Ulven is one of the many burgeoning artists who cite Taylor Swift as an idol. In Ulven’s case, Swift’s influence is not so much stylistic as it is structural—Swift has provided a blueprint for young artists to take ownership of their craft, and to make songs with solid bones. Ulven has written, recorded, and produced nearly all her own music; she is a solo artist who sounds like a band. But on “Serotonin,” the opening track of her new album, she enlisted the much sought-after assistance of Finneas O’Connell, the Grammy-winning record producer known primarily for his work with his younger sister, Billie Eilish. O’Connell enjoys using what might otherwise be classified as auditory detritus—the sound of a dentist’s drill, say, or of a staple gun—to create textures and moods. Early versions of “Serotonin” contained a stretch of babbling that served as a placeholder for lyrics. O’Connell suggested to Ulven that, rather than swap in actual lyrics, she should keep the gibberish. The song, like most of the work that O’Connell has done with his sister, is a hyper-modern hit—a sweeping, emotional pop track with jarring textural oddities, which switches between full-throated singing and cadences that sound more like hip-hop.

One measure of an artist’s success these days is how readily fans can encode her music with new meaning on TikTok. Musicians and labels try to game this system, seeding songs with prominent TikTokers or producing ready-made memes and dance challenges behind the scenes. But the best cases of TikTok virality still involve some element of serendipity and whimsy. Last year, Ulven’s musical project became an online shorthand for queer identification: in TikTok videos that have collectively generated almost twelve million views, the question “Do you listen to girl in red?” was used as a springboard for all kinds of comic riffing about admitting to the world that you slept with women, or wondering whether someone else did. A female news anchor at an Ohio television station posted a clip, recorded on set, in which she mischievously revealed that the underside of her blond bob was shaved, and that she was wearing chunky tennis shoes under her staid outfit. “When you’re professional but wanna show you listen to girl in red,” she wrote. The video has 1.7 million views on TikTok.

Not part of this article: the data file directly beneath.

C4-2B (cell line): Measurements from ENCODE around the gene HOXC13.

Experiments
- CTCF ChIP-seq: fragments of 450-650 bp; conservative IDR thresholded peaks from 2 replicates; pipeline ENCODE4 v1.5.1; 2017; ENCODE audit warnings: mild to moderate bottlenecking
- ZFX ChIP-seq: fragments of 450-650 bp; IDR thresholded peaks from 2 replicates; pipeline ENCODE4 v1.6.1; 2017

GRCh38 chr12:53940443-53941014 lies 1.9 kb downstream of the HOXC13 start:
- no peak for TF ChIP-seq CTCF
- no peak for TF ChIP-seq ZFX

The “Do you listen to girl in red?” meme is the sort of promotional engine that most artists and record labels never achieve. But it also represents a form of sexual-identity codification that has tended to make Ulven uneasy. Last year, she suggested in an interview that she doesn’t like the word “lesbian,” prompting a flood of consternation from fans, who misread bad intentions. “I feel passionate in that everyone should be able to identify themselves and their sexuality with the words they feel most comfortable with,” Ulven later clarified in a lengthy statement on Twitter. She concluded, “I hope we can respect and always take the time to understand each other within the whole context of themselves and their lives.” On “if i could make it go quiet,” Ulven doesn’t bother to identify herself at all, barely using language that would allow listeners to emphasize her relationships with other women. The album seems to further blur Ulven’s designation as a queer icon, instead presenting the whole context of herself and her life. ♦